A Sandhurst Guide, Pilot version, Easter 2012

1.     Lack of moral courage. In the military physical courage is often supported by the sense of team and shared commitment to a specific task. Moral courage is often a far lonelier position and so that much harder to undertake in practice.

2.     Failure to recognize that opposition can be loyal. Encourage constructive dissent rather than have destructive consent.

3.     Consent and evade. Do not consent to a plan that you do not agree with then evade its implications by doing something different without telling your commander.

4.     There is a need to know and you don't need to know. Some people use information and access to it to reinforce their leadership position.

5.     Don't bother me with the facts I've already made up my mind. There is always a point where the detail of a plan is confirmed, after which there is a tendency to ignore any new information that might suggest a change to that plan is required. The British as a people have a greater tendency than most to succumb to this.

6.     The quest for the 100% solution. A good plan in time is better than a great plan too late.

7.     Equating the quality of the advice with the rank of the person providing it. Wisdom and insight are not linked inextricably to rank and experience.

8.     I'm too busy to win. Failure to exploit opportunities that arise by being focused on routine work.

9.     I can do your job too. Avoid the temptation to slip back into your old comfort zones. It will smother subordinates.

10.     Big man, cold shadow. Consider the effect of your presence and involvement in a task. Will it help or hinder?

The Senior Subaltern


Posted by regimentalrogue at 12:01 AM EST
Updated: Sunday, 31 January 2016 3:25 PM EST
Friday, 4 March 2016

A Duel in India (1828)
Topic: Officers

A Duel in India (1828)

The Public Ledger and Newfoundland General Advertiser, 29 July, 1828 (New Monthly Magazine.)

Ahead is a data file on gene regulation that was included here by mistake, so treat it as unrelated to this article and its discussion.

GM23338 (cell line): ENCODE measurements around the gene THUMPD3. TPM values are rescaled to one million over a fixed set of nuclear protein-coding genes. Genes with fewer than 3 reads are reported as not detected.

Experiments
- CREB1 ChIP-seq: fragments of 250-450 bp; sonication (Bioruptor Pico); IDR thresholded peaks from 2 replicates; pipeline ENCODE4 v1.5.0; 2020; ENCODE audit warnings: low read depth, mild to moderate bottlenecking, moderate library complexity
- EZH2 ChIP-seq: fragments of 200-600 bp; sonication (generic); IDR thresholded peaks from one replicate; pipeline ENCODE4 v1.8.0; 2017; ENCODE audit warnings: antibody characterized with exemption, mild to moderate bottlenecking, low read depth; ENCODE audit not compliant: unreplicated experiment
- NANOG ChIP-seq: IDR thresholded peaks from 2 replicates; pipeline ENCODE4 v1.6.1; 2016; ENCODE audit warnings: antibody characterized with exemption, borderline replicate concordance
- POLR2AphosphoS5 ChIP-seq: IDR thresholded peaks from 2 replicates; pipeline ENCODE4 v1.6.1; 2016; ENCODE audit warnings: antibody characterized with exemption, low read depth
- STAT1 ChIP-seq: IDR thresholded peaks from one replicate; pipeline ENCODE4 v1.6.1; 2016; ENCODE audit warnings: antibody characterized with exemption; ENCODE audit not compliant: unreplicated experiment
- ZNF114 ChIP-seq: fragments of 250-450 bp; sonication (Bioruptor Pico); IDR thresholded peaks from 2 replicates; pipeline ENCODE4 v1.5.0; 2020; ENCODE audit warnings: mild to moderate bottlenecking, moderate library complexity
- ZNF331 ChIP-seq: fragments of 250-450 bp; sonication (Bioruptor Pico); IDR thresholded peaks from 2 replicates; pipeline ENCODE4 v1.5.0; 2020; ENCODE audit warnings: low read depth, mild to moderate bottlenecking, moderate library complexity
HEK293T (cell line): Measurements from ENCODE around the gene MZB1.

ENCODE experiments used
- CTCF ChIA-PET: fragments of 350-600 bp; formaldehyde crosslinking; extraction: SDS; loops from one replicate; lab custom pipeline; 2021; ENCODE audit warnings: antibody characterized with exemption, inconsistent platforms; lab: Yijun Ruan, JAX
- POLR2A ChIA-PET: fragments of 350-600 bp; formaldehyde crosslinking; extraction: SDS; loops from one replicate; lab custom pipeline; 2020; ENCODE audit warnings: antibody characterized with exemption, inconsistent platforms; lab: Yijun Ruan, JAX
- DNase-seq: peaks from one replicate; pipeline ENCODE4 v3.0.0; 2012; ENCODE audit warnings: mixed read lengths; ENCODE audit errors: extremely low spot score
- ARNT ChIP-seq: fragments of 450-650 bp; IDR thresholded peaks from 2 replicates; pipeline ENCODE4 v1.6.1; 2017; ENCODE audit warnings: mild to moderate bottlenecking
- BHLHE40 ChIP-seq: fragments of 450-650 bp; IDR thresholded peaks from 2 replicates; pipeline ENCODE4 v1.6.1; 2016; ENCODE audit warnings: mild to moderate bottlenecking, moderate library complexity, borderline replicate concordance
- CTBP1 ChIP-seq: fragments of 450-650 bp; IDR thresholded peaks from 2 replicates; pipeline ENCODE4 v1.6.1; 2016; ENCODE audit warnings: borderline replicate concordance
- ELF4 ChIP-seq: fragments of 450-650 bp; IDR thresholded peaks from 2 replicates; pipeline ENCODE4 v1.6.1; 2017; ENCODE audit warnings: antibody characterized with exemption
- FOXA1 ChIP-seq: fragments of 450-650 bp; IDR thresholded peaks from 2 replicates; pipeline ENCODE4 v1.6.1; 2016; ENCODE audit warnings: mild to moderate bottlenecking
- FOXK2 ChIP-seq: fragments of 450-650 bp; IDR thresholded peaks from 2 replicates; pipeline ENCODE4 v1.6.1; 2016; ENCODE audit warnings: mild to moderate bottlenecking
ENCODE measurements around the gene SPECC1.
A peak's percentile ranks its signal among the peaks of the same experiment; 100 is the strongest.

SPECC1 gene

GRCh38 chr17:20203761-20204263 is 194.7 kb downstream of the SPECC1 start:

The ___ Regiment of Foot, was quartered at Vellore, when the tragical occurrence took place which deprived poor captain Bull of his existence. He was yet only in his early manhood, beloved by all who knew him, and much respected in the hussar regiment, which he quitted in exchange for a company in the regiment in India, which he had joined only a few months. At Vellore, he found a set of officers chiefly Irish, and by no means favourable specimens of that country, either in its virtues or its failings. He felt therefore, as was natural, little or no inclination to associate with them farther than military duty required. The mess of the regiment was convivial and expensive; and Capt. Bull having been affianced to a young lady who was coming to India, had the strongest and most laudable motives for living economically. He therefore intimated, but in terms of politeness his disinclination to join the mess, stating his expectations of being shortly married, and the consequent expense which he was so soon to incur. But the majority of the mess, the Irish part of it in particular, with the confusion of head incident to those who are resolved to quarrel, interpreted his refusal as a personal affront. It was then unanimously agreed amongst nine officers present, that they should draw lots which of them was to call Captain Bull out. The lot fell to Lieut. Sandays, who in the name of himself and his brother officers, sent the challenge which Bull had too much spirit to decline, though determined, as he told his second, not to fire, having no personal injury to redress. They went out, Sandays fired, and Captain Bull fell. The systematic cowardice of the plot, and the untimely fate of so excellent a young man, strongly agitated the feelings of all. Sandays, and Yeaman, his second, were brought down to the presidency, and tried at the ensuing sessions for wilfull murder. The grass-cutters and the horse-keepers, who had observed them going out together, and returning, and a water-bearer, who had actually seen the duel, were somewhat at a loss to identify Sandays, and Yeaman; and the prisoners had moreover the advantage of a jury of Madras shop-keepers, who serving the different regiments with stores, had on former occasions acquitted officers under similar charges; and, aggravated sd the present case was, probably felt a like indisposition to convict. They were acquitted, therefore, but against the strong and pointed direction of the judge, Sir henry Gwillin, who told the jury that it would be trifling with hos oath not to tell them that is was a case of foul and deliberate murder. The deliberated or pretended to deliberate, for half an hour; and during this time, the judge who could not imagine that any other verdict could be brought in than that of "Guilty" had already laid his black cap upon his note book, prepared to pass the sentence of the law upon them, and which as he told the prisoners, it was his intention to have carried into effect. "You have had," said he, addressing them with great solemnity, "a narrow escape and too merciful a jury, If they ca, let them reconcile their verdict to God and the consciences. For my part, I assure you, had the verdict been what the facts of the case so fully warranted, that in 24 hours you should have been cold and unconscious corpses—as cold and unconscious as that of the poor young man whom, by a wicked conspiracy and a wicked deed you drove out of existence. Begone! Repent of your sins. You are men of blood, and that blood cried up to heaven against you." Sandays and Yeamen were afterward tried by a court martial, found guilty of the conspiracy against the life of Capt. Bull, and broke. The sentence was confirmed by the King, with an additional clause, declaring them "incapable for ever of again serving his Majesty."